Protecting Professional Athletes Entering Retirement
The shelf life of a professional athlete is relatively short. Careers can span decades, or they can be as brief as one game. Career-ending injuries, multiple trades, league mandated shut-outs, family & legal disputes, and other liquidity events can put a detrimental cap on earning potential, and send many athletes and their families into panic mode. “Where can we save money?” “What expenditures can we do without?” “Can we cut corners on our insurance?”
These questions are all too common with individuals and families that have to evaluate their expense management vs. their wealth protection. Poor decisions, poor planning and poor advisory from others can have a devastating impact on the financial success and security of a professional athlete and their family. Protecting that asset base is critical to a successful retirement that could easily span another 40 or 50 years, or more.
From a wealth protection standpoint, one of the most serious threats to net worth involves lack of adequate insurance coverage and exposure to liability lawsuits from a variety of causes: auto accidents, slips and falls at home, disgruntled domestic staff, a small side business, volunteer work at a favorite charity, and more.
Another major threat involves property loss at home. Most successful athletes in or near retirement have full equity in their main residence and other properties they may own. Although this equity typically represents a large portion—if not the largest portion—of their net worth, many do not carry enough insurance to fully rebuild their home after a total loss. The contents of the home can also be significantly underinsured. A study of high value homes found that nearly half had insufficient coverage for contents, and the average amount of underinsurance was $600,000. Home contents may also include collections of fine art, jewelry, wine, valuable sports memorabilia and other valuable items that have taken years to amass.
From an expense management perspective, financially successful people in or near retirement often overlook easy savings opportunities in their personal insurance program. They carry policy deductibles that are too low. They fail to take advantage of package discounts by combining their policies with one carrier. They do not claim credits for alarm and other safety systems in their homes and autos, and they insure rarely driven classic cars with standard auto policies.
To help retirement planners and their clients address these issues, this white paper presents 18 steps to strengthen wealth protection and reduce expenses when working with Swingle Collins on a personal insurance program. In combination, these steps can maximize the value of insurance expenditures and help financially successful people prepare for and thrive in retirement.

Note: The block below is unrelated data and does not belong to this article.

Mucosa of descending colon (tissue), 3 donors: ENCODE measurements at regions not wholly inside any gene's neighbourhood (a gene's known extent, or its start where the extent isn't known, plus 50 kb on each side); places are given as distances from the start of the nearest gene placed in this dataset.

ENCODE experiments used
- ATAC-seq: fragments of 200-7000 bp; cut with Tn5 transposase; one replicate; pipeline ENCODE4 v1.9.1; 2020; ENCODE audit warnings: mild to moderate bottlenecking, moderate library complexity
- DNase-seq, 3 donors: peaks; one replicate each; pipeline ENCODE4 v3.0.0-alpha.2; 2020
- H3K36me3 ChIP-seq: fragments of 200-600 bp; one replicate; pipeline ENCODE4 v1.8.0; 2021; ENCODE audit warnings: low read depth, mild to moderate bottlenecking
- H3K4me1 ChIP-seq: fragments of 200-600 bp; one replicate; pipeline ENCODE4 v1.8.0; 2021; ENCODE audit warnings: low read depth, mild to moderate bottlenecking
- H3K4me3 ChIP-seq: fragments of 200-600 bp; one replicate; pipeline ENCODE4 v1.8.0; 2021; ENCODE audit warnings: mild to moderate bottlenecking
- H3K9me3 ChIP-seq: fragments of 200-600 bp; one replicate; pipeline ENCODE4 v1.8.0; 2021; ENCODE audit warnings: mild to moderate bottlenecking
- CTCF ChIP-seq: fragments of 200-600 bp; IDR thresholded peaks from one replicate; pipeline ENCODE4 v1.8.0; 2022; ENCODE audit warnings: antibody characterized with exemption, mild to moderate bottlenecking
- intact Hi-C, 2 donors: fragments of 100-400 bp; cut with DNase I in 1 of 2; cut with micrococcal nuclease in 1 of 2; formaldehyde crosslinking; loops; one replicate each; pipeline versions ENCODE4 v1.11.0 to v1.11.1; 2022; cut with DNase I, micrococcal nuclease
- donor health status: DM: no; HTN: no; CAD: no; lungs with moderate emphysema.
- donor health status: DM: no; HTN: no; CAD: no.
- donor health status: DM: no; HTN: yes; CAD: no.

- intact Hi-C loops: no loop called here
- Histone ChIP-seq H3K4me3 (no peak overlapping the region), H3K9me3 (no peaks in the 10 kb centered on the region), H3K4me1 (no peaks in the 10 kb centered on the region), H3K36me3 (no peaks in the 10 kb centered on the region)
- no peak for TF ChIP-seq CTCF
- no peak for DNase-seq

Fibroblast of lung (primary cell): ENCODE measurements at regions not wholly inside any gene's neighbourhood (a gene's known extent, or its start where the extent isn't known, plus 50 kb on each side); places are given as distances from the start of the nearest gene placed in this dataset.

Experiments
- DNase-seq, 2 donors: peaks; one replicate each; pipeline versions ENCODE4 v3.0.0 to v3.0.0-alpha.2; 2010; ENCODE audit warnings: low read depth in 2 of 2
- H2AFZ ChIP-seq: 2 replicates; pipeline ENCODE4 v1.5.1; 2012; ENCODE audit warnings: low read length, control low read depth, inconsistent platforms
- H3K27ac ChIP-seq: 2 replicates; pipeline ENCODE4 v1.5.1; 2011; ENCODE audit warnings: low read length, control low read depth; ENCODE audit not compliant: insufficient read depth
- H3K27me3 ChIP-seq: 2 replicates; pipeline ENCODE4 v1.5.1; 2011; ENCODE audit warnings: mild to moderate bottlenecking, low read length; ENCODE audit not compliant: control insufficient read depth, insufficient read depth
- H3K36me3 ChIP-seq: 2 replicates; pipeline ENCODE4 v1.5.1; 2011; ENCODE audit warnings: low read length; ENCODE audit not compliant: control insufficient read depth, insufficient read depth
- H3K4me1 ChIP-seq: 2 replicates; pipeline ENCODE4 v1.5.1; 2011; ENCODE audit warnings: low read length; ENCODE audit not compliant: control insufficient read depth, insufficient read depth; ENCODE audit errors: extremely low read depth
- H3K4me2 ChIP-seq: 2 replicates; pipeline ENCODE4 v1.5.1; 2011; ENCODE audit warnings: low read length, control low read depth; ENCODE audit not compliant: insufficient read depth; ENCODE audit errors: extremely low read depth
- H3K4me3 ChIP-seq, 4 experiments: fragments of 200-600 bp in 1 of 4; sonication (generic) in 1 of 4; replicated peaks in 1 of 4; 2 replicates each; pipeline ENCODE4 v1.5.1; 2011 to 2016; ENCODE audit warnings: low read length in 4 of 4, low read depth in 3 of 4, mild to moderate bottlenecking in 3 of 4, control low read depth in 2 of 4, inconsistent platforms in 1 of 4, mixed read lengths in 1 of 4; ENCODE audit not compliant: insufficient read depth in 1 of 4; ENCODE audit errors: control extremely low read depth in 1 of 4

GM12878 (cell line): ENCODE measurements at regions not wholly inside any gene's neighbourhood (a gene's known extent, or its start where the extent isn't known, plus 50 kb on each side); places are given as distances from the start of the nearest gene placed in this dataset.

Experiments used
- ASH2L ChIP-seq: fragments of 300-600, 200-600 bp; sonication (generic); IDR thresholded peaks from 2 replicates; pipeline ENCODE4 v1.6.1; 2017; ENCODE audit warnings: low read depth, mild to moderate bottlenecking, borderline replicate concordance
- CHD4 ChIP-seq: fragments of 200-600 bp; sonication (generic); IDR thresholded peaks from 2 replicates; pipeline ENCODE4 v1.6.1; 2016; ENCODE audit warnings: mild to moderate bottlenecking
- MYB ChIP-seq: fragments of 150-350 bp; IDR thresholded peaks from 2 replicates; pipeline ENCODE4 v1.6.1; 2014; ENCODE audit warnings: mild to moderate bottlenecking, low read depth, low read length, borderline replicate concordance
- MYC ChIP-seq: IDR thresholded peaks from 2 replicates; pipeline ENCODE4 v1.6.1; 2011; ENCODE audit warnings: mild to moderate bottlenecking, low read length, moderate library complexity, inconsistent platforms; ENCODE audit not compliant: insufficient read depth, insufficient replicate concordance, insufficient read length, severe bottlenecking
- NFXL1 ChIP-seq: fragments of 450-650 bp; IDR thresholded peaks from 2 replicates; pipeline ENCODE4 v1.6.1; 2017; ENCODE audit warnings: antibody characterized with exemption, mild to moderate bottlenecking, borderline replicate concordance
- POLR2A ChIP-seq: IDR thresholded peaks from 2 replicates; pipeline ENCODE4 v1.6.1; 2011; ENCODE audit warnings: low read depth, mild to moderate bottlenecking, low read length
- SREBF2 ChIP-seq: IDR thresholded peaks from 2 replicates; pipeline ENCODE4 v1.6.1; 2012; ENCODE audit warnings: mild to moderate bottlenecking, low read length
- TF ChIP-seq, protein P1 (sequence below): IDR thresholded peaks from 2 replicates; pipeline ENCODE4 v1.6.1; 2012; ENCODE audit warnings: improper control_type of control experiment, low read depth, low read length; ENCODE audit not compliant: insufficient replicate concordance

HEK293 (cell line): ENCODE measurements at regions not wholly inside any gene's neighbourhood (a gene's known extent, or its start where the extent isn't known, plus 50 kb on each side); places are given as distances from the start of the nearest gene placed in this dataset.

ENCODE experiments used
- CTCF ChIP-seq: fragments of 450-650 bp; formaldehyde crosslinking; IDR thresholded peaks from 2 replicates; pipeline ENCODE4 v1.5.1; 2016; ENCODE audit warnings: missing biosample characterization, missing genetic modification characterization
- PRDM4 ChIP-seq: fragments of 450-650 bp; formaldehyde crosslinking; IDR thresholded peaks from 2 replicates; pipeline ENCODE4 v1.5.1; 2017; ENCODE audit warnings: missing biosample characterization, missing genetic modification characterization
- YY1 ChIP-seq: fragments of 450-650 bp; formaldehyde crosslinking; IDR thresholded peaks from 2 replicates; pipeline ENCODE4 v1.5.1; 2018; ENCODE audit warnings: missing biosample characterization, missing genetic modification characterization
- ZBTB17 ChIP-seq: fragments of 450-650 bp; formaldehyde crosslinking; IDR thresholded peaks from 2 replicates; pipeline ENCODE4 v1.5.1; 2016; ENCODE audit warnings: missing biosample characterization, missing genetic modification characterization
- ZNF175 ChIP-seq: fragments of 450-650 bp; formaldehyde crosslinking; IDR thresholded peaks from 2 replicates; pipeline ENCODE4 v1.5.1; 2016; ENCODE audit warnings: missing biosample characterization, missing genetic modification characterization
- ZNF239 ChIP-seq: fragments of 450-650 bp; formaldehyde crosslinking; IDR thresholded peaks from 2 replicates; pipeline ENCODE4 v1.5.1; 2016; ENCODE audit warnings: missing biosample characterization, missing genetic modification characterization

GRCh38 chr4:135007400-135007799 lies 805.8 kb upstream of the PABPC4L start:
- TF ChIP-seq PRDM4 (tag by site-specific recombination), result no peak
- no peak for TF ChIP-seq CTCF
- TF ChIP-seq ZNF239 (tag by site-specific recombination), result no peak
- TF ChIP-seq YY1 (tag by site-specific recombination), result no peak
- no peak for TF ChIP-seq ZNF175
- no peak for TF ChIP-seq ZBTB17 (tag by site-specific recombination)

Approve annual or bi-annual meetings with your insurance agent to discuss changes to your personal insurance portfolio.
Introduce your financial, personal and legal services ‘team’ to your insurance agent: Attorney, CPA, Financial Planner, Personal Assistants, etc.
Manage sales records and installation slips for high-end appliances and service contracts.
Purchase enough umbrella liability insurance to match assets at risk.
Seek full replacement cost coverage for the home and other structures.
Ensure that the homeowner policy includes sufficient coverage for building code upgrades.
Take an inventory of home contents and make sure the coverage limit for personal property matches its replacement cost.
Use the added protection of a valuables policy for jewelry, art, wine, and other precious collections, and keep an inventory and record of item/set appraisals.
If the home is part of a property association, make sure the homeowners policy includes ample coverage for loss assessments.
Address the need for director’s & officer’s liability if volunteering as a board member or trustee of a charitable organization.
Attend to liability risks originating from hobbies turned into small businesses.
Name trusts and limited liability companies (LLCs) on insurance policies.
Increase homeowner and auto deductibles to lower annual premiums.
Bundle separate policies with the same insurance company.
Verify with your insurance agent that your household pets are not on a restricted list.
Get credits for hail resistive roofing materials, loss prevention systems, and upgraded plumbing, electrical, and heating systems.
Insure classic autos with a classic auto policy, not a standard auto policy.
Discuss significant liquidity events with your insurance agent and ensure that timely communication is given on the purchase or sale of assets.